Let $$A_{n}=\left\{ f \in \left\{ 0,1\right\}^{\mathbb N}: f(n)=0 \right\} $$ Find
(a) $$| \bigcap_{m \in \mathbb N}^{} \bigcup_{n \ge m}^{} A_{n}|$$
(b) $$|\left\{ 0,1\right\}^{\mathbb N} \setminus \bigcap_{m \in \mathbb N}^{} \bigcup_{n \ge m}^{} A_{n}|$$ Firstly I have a problem with calculation $ \bigcap_{m \in \mathbb N}^{} \bigcup_{n \ge m}^{} A_{n}$ because I do not understand how I can do this for function which natural numbers converts to $0$ or $1$ and how use the fact that $f(n)=0$. That is why I also cannot find a cardinality of this sets and I need some tips.

  • 2
    $\begingroup$ set in (a) is made up of functions on $\{0, 1\}^\mathbb{N}$, that attain $0$ infinitely many times, you can think of it as set of infinite sequences made up from $0$'s and $1$'s with infinitely many $0$'s $\endgroup$ – Jakobian Jan 8 at 18:41
  • $\begingroup$ A good first step would be for you to show that Jakobian's comment is true $\endgroup$ – Omnomnomnom Jan 8 at 18:49

For a fixed $n \in \mathbb{N}$, the set $A_n$ is the set of functions $f : \mathbb{N} \to \{0,1\}$ such that $f(n) = 0$.

This means that, for fixed $m \in \mathbb{N}$, the set $\bigcup\limits_{n \ge m} A_n$ is the set of functions $f : \mathbb{N} \to \{0,1\}$ such that $f(n) = 0$ for some $n \ge m$.

To say that $f \in \bigcap\limits_{m \in \mathbb{N}} \bigcup\limits_{n \ge m} A_n$ is thus to say that $f : \mathbb{N} \to \{0,1\}$ and, for all $m \in \mathbb{N}$, there is some $n \ge m$ such that $f(n) = 0$. That is, no matter how big you make the natural number $m$, there will always be some $n \ge m$ that $f$ sends to zero.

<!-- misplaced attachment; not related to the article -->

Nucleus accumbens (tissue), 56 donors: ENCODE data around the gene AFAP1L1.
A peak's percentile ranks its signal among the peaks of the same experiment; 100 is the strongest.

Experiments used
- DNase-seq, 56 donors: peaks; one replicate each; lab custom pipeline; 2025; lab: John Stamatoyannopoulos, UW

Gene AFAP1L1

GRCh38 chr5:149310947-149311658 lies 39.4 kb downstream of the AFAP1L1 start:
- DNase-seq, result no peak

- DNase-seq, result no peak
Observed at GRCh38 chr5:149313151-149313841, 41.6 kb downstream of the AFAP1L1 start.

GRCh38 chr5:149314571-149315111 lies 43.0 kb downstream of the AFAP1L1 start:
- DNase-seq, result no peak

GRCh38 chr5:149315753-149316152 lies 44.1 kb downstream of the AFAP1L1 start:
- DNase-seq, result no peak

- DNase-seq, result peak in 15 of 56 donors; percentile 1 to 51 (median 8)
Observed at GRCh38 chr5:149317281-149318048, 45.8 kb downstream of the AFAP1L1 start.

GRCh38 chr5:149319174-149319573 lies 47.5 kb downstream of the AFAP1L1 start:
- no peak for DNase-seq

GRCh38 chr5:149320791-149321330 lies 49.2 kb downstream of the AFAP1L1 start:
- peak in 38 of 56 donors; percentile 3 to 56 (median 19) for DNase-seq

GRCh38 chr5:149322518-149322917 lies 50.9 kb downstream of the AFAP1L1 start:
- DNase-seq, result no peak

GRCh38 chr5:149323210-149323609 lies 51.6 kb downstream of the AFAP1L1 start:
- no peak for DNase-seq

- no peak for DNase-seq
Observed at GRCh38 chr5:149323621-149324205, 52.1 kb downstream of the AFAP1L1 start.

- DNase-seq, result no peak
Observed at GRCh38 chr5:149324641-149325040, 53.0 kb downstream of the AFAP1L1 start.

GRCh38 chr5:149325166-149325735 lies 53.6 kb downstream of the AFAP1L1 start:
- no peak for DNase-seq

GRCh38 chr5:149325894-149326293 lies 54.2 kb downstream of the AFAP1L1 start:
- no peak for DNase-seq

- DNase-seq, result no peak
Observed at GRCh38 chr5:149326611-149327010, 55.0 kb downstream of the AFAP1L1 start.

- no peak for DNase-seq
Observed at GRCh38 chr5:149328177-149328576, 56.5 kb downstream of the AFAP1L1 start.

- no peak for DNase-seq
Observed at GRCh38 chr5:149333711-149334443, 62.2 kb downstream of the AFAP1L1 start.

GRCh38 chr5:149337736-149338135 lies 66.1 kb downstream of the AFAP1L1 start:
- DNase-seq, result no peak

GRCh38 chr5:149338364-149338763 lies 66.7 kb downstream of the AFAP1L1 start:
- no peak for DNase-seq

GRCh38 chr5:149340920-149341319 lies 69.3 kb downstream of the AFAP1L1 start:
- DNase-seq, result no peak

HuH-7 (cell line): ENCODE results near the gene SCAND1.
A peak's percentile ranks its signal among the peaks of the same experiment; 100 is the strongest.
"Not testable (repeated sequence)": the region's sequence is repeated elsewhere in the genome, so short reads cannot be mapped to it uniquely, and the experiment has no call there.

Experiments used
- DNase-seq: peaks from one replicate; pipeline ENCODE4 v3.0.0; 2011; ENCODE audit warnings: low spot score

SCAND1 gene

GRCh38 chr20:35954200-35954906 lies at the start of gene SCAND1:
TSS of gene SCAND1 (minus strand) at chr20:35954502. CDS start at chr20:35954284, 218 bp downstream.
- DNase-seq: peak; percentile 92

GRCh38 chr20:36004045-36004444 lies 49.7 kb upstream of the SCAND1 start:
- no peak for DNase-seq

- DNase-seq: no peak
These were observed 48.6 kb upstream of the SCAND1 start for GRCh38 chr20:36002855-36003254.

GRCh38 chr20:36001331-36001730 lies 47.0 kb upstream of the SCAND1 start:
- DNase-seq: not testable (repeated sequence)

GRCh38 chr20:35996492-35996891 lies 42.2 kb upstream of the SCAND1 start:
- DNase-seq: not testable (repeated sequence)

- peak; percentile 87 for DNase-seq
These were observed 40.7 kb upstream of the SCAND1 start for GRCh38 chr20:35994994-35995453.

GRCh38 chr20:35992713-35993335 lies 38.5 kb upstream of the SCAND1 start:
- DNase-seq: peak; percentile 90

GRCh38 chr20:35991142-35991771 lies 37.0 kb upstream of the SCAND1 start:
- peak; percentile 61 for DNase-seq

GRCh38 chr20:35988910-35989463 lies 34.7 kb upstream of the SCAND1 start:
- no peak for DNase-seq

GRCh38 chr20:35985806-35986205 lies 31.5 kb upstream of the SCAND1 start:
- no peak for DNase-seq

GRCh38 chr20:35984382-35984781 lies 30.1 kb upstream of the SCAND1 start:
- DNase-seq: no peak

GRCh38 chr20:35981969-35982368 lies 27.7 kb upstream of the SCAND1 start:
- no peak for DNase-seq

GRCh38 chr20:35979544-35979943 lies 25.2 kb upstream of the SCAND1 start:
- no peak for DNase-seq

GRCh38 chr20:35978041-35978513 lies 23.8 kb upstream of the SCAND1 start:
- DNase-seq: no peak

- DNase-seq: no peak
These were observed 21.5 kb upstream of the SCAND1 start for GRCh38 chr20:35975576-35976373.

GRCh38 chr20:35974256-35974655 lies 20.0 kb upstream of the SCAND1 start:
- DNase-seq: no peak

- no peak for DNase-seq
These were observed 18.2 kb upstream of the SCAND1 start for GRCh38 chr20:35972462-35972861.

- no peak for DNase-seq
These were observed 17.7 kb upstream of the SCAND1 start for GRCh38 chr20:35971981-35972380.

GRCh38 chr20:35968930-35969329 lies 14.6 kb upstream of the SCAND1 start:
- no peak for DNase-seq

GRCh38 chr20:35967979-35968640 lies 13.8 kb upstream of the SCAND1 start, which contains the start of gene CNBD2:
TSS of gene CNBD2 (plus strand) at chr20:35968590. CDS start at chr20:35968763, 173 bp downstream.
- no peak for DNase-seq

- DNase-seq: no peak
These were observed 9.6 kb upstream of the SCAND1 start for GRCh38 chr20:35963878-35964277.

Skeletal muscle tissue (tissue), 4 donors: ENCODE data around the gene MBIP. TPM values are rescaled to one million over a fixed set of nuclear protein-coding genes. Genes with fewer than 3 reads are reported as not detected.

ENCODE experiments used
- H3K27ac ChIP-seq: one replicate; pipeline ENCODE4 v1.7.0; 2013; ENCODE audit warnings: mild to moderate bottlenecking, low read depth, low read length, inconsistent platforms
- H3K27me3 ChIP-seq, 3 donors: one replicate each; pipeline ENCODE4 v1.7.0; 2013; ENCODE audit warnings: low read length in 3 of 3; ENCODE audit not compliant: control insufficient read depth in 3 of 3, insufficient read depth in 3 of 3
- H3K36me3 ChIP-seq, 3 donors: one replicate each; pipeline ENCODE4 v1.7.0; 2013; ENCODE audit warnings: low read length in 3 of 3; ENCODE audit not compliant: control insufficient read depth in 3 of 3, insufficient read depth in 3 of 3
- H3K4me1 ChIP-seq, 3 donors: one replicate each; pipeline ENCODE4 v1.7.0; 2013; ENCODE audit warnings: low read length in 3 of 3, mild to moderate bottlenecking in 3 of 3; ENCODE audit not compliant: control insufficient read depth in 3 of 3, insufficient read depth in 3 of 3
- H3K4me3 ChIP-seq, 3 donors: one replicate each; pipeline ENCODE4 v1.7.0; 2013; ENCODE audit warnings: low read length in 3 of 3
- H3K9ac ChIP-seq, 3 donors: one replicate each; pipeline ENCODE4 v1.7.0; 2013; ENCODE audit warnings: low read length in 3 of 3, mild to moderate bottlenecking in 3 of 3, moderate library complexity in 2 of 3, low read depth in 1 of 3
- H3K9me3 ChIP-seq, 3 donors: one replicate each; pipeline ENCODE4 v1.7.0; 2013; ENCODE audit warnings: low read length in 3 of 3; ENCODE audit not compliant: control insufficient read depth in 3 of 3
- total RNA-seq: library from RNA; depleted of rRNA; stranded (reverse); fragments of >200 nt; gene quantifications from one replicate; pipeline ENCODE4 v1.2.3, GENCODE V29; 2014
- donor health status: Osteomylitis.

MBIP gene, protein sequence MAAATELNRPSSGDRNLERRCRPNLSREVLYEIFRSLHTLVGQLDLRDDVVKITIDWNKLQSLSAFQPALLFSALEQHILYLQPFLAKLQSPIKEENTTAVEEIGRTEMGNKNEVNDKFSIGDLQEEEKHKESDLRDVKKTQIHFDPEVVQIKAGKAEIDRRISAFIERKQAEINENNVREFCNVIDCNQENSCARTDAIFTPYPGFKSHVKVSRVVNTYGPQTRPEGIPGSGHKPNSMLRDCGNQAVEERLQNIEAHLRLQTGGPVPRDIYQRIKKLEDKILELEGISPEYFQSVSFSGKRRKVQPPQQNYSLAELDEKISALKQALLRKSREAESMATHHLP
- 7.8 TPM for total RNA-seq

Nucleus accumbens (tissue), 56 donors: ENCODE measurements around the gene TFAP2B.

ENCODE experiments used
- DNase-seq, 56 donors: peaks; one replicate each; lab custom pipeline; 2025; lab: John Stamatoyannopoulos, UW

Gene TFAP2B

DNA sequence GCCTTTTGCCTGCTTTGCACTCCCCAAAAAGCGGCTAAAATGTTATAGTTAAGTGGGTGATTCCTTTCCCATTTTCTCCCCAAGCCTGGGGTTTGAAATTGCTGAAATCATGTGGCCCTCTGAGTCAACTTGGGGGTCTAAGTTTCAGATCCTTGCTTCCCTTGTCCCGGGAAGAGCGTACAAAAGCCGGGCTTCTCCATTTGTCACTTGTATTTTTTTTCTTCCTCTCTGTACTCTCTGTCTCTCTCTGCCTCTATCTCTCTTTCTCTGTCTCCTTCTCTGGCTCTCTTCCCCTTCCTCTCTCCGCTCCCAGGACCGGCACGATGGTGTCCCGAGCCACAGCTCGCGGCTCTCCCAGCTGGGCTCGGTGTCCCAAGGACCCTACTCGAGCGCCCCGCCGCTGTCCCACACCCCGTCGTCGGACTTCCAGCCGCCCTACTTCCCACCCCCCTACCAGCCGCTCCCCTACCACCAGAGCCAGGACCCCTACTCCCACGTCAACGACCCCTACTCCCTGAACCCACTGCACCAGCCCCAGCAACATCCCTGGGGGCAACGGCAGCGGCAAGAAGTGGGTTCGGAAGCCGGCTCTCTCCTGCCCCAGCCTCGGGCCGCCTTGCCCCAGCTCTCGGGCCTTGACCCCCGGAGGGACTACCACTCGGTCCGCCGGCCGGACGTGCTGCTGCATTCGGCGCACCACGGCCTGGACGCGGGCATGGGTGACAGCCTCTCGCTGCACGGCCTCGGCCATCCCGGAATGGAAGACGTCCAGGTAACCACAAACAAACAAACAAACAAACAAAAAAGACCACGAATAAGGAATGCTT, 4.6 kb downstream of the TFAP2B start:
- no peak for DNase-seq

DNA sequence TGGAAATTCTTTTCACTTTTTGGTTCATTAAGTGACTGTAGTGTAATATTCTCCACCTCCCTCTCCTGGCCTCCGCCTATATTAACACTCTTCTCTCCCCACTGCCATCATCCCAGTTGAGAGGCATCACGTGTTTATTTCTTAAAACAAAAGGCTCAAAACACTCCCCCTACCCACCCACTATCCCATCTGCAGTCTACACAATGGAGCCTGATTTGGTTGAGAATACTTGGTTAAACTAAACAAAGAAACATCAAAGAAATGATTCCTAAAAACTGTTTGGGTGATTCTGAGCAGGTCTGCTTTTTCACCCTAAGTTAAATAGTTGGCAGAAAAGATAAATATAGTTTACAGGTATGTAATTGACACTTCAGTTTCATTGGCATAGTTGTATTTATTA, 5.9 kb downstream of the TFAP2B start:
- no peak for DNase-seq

Thus $\bigcap\limits_{m \in \mathbb{N}} \bigcup\limits_{n \ge m} A_n$ is the set of all functions $f : \mathbb{N} \to \{0,1\}$ that attain the value $0$ infinitely many times.

By identifying a function $f : \mathbb{N} \to \{0,1\}$ with the subset $f^{-1}[\{0\}] = \{ n \in \mathbb{N} \mid f(n) = 0 \}$, there is thus a bijection between $\bigcap\limits_{m \in \mathbb{N}} \bigcup\limits_{n \ge m} A_n$ and the set of all infinite subsets of $\mathbb{N}$.

It then follows that $\{0,1\}^{\mathbb{N}} \setminus \left( \bigcap\limits_{m \in \mathbb{N}} \bigcup\limits_{n \ge m} A_n \right)$ is the set of all functions $f : \mathbb{N} \to \{0,1\}$ attaining the value $0$ only finitely many times, and the identification $f \mapsto f^{-1}[\{0\}]$ defines a bijection from this set to the set of all finite subsets of $\mathbb{N}$.

This is now more than enough information to figure out the cardinalities of both sets.

  • $\begingroup$ . . . nice . . . $\endgroup$ – janmarqz Jan 8 at 19:29

Hint :consider a sequence which has infinitely many zeros and a sequence which has finitely many zeros.


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